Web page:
IA-01: First thoughts on a possible Rod Blum-Abby Finkenauer rematch

Thomas Nelson of the Waterloo/Cedar Falls Courier was first to report last week that former U.S. Representative Rod Blum’s campaign has spent $11,365 on polling this year. Blum’s quarterly filing with the Federal Election Commission showed two disbursements to the candidate’s longtime pollster in early January.

The payments exceeded the $4,119 Blum for Congress owed The Polling Company at the end of December, indicating that Blum commissioned new surveys in the first district and wasn’t merely settling debts left over from the 2018 campaign.

While I have not been able to find details about the questions asked, his campaign likely tested voters’ views on key issues as well as approval and favorability numbers for himself and Representative Abby Finkenauer. Blum hasn’t ruled out running for office again. Nelson noted that he appeared at a Jones County GOP event on April 11.

No Republican has confirmed plans to run against Finkenauer. I see Blum as a weaker challenger than State Representative Ashley Hinson, who has said she’s considering the race and will make her intentions known after the legislative session ends.


Blum previewed the case he might present to voters in a lengthy, friendly interview with 1540 KXEL radio’s Jeff Stein in February. Asked to describe highlights from his tenure in Congress, he named three accomplishments:

  • “Once in a generation, it seems like, about every 30 years, we get an opportunity in Washington, DC to pass major legislation to reduce taxes on both corporations and individuals,” Blum told Stein. “Because of that tax bill, Jeff, we see economic numbers like we haven’t seen in 30 or 40 years.” He asserted that unemployment rates were “the lowest they’ve been” for decades and at “all-time lows” for African Americans and Latinos. “It’s so rewarding to know that I had a small part in passing of that bill, that has reignited our economy.”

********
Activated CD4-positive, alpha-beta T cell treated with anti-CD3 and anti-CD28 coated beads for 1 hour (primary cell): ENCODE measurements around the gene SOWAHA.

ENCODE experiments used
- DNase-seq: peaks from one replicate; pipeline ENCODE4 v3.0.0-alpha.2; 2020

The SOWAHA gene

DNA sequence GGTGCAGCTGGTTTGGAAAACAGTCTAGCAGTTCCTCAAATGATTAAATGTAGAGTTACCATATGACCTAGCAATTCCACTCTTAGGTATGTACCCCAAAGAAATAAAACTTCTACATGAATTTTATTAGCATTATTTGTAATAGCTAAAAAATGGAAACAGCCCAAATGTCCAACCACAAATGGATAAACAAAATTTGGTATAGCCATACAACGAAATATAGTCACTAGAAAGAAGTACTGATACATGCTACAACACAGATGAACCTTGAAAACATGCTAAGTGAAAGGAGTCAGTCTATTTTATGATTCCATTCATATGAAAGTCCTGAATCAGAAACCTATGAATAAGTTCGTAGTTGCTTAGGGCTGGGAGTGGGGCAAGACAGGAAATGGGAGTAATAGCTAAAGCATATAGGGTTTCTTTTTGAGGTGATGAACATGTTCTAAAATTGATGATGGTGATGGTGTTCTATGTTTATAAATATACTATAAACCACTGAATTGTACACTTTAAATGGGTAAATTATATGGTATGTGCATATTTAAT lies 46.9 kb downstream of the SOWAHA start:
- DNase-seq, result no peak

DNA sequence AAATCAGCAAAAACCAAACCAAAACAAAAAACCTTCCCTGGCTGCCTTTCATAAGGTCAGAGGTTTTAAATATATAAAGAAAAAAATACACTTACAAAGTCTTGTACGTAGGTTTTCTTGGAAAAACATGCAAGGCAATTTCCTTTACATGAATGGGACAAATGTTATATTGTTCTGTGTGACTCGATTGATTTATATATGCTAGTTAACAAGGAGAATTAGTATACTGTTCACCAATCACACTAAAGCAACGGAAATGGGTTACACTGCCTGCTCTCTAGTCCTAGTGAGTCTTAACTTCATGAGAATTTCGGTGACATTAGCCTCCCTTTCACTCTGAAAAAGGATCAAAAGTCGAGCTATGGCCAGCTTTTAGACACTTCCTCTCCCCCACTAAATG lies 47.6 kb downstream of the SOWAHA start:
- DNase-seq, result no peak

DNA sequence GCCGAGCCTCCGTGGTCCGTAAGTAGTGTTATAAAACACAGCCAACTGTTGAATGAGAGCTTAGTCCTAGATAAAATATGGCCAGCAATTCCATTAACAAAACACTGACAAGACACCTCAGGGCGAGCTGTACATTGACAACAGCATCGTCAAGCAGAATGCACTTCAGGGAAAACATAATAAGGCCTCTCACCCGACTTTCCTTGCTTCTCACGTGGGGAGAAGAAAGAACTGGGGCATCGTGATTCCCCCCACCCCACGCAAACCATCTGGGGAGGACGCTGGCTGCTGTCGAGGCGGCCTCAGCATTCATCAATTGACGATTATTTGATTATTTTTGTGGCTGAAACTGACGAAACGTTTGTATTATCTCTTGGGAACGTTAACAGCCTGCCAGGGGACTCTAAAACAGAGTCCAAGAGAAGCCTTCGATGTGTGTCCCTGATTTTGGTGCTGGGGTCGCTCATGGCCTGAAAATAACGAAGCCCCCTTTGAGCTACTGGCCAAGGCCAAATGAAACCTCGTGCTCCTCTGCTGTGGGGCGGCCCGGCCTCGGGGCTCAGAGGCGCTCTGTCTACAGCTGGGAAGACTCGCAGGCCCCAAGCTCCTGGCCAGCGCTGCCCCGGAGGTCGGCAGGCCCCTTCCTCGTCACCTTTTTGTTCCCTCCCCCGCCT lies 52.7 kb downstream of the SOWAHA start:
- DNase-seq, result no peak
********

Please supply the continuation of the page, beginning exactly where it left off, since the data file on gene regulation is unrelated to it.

• Blum said he and U.S. Senator Joni Ernst “worked very hard” to get funding for the Cedar Rapids flood wall. She “worked the Army Corps of Engineer angle,” while he “worked the White House angle with my friend Mick Mulvaney,” a former fellow House Republican “Freedom Caucus” member who was serving as Trump’s budget director. Flood wall funding was a recurring theme in Blum’s campaign advertising and in his taxpayer-funded mailings to Linn County voters last summer and fall.
  • Finally, Blum cited the American Health Care Act, which House Republicans approved in May 2017. “We repealed and replaced Obamacare,” he told Stein. “It never made it to the Senate, so it never became law. Was it a perfect bill? No. But was it a step in the right direction? Yes. And I’m very proud to have been part of that bill as well.”
  • Blum added,

    I’m not a career politician, Jeff. You know that. I stand against career politicians. I’m for term limits, for example.

    So I never went to Washington, DC to just get along. I never went to Washington, DC to put my finger in the wind. […] I know what my true north is, and I went there to try to make a difference, and I took the tough votes.

    You know, and I knew those votes would be tough votes back here in the district. And they ended up, yeah, they ended up running $15 million in tv ads against me because of those votes. But that’s ok, because I didn’t go there to be a career politician. I went there to make a difference, and I think it’s for big bills, especially the Tax Cut and Jobs Act, has been, has had an amazing positive impact on our country.

    Note: I cannot confirm the $15 million figure, but Blum was the focus of extensive negative advertising in 2017 and 2018. The OpenSecrets database shows Finkenauer spent about $4.5 million during last year’s campaign, largely for a mix of positive and negative commercials. Outside groups spent about $1.8 million against Blum as well. Those numbers do not include spending considered “issue advocacy,” such as the Not One Penny coalition’s ads about the GOP tax bill, which began in August 2017 and continued later the same year. Blum was also a top target of the End Citizens United PAC.